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Next pandemic could be more lethal than COVID, vaccine creator says -Breaking


© Reuters. FILE PHOTO A woman is given an Oxford-AstraZeneca vaccine against the coronavirus (COVID-19). This was done at Cwmbran Stadium, Cwmbran in South Wales. It took place on February 17, 2021. Geoff Caddick/Pool via REUTERS

LONDON, (Reuters) – Future pandemics may prove even more deadly than COVID-19. Therefore, the lesson learned must not be wasted and the world must ensure that it’s prepared for any future outbreaks. This was the opinion of one of the Oxford AstraZeneca vaccine creators.

According to Johns Hopkins University the novel coronavirus killed 5.26 millions people around the globe. It wiped out billions in economic output, and turned lives upside-down for billions.

The truth is that the next could prove to be even worse. The virus could prove to be even more dangerous, more fatal, or worse, Sarah Gilbert, BBC’s Richard Dimbleby Lecturer, said. This will not be the second time that a virus could threaten our lives or livelihoods.

Gilbert is an Oxford professor of vaccinology and said that the world must be more prepared for the next outbreak.

She stated, “The advancements we’ve made and the knowledge that we have acquired must not be lost.”

Health experts claim that the efforts to stop the COVID-19 outbreak have been inefficient and inconsistent. This is due to limited vaccine access in low-income countries and boosters for the wealthy and healthy in high-income countries.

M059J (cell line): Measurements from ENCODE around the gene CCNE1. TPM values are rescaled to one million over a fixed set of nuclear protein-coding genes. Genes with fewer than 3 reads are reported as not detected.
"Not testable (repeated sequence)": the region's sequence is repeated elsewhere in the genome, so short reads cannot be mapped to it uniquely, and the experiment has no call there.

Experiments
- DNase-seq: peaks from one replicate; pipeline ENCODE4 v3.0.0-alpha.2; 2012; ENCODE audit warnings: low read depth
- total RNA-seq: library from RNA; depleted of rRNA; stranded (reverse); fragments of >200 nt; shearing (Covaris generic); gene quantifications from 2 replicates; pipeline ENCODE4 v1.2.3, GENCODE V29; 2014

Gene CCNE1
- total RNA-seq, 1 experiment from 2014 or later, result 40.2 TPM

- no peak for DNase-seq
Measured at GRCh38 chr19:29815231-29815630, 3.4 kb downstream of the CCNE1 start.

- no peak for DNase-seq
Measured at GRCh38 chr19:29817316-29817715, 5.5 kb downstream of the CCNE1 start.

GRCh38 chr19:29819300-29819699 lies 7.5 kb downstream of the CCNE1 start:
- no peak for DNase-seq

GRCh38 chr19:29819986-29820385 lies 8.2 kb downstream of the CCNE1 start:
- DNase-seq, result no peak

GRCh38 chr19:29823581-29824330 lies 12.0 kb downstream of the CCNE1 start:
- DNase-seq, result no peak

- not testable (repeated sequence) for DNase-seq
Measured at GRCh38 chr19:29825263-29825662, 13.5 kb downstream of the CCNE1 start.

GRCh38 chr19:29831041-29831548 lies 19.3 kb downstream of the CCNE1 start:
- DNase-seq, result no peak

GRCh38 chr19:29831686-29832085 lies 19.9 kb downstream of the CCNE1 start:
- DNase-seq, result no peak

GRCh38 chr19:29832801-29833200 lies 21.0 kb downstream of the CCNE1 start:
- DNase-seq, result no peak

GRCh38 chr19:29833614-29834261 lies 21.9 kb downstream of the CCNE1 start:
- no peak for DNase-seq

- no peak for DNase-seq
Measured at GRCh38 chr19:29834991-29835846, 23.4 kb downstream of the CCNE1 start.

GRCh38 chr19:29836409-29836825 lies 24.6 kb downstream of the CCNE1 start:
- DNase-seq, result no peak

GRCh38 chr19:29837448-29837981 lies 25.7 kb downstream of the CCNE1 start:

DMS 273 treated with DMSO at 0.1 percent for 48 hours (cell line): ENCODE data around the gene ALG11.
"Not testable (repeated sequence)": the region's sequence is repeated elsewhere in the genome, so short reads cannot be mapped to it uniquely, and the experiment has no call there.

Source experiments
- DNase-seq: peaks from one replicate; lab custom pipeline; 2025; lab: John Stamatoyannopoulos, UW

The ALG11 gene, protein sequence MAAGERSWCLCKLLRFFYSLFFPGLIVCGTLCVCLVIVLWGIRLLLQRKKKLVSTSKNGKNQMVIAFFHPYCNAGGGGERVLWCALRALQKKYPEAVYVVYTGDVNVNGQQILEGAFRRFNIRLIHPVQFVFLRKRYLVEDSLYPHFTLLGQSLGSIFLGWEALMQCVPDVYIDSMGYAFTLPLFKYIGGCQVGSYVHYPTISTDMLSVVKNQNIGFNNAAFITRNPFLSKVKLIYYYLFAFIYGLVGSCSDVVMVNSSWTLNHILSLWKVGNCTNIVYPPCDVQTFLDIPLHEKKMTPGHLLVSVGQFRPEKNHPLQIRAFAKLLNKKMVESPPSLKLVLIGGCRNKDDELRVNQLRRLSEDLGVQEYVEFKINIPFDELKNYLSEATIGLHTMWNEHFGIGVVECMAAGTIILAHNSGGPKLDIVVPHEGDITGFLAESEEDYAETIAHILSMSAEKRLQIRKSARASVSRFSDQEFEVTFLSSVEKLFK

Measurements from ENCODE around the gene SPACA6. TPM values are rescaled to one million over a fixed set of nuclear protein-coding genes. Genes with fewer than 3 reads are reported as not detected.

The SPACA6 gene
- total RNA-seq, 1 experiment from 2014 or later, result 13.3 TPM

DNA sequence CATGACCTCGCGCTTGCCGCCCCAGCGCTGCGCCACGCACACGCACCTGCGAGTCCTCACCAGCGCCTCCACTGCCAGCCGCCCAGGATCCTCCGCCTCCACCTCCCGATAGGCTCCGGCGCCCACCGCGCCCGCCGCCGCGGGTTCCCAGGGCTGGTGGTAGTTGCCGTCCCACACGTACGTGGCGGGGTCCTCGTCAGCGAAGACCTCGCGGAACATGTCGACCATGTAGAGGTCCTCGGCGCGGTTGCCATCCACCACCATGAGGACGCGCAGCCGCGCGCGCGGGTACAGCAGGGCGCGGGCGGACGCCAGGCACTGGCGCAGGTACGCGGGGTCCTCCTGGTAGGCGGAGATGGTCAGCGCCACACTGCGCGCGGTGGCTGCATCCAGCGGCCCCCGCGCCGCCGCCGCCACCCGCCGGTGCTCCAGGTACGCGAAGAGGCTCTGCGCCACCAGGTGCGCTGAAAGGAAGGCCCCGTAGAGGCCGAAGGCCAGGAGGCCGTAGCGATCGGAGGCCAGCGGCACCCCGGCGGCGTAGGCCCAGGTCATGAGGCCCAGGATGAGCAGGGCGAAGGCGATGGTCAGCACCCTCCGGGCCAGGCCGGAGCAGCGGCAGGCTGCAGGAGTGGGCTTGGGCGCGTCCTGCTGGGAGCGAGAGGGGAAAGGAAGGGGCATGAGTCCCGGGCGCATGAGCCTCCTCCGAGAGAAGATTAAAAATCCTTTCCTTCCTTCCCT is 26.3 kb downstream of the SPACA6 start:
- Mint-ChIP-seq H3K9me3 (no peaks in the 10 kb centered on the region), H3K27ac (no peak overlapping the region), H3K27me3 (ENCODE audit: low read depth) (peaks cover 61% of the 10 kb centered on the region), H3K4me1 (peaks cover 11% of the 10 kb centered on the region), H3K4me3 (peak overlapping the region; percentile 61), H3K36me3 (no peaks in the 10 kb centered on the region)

The World Health Organisation has established a panel of experts to examine the management of SARS-CoV-2. They have called for more permanent funding as well as greater capacity to study pandemics via a new treaty.

One suggestion was to provide new funding of minimum $10 billion per year for pandemic preparation.

Late 2019 was the first time that COVID-19 was found in China. The virus was quickly eradicated by vaccines.

Gilbert claimed that Omicron’s variant of Omicron had a spike protein with mutations that increase transmissibility.

Gilbert explained that “there are further changes that could mean antibodies induced or infection by other variants may be less effective at stopping infection with Omicron.”

We should remain cautious until we have more information and do our best to stop the spread of this variant.

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Mike Robinson
Mike covers the financial, utilities and biotechnology sectors for Street Register. He has been writing about investment and personal finance topics for almost 12 years. Mike has an MBA in Finance from Wake Forest University.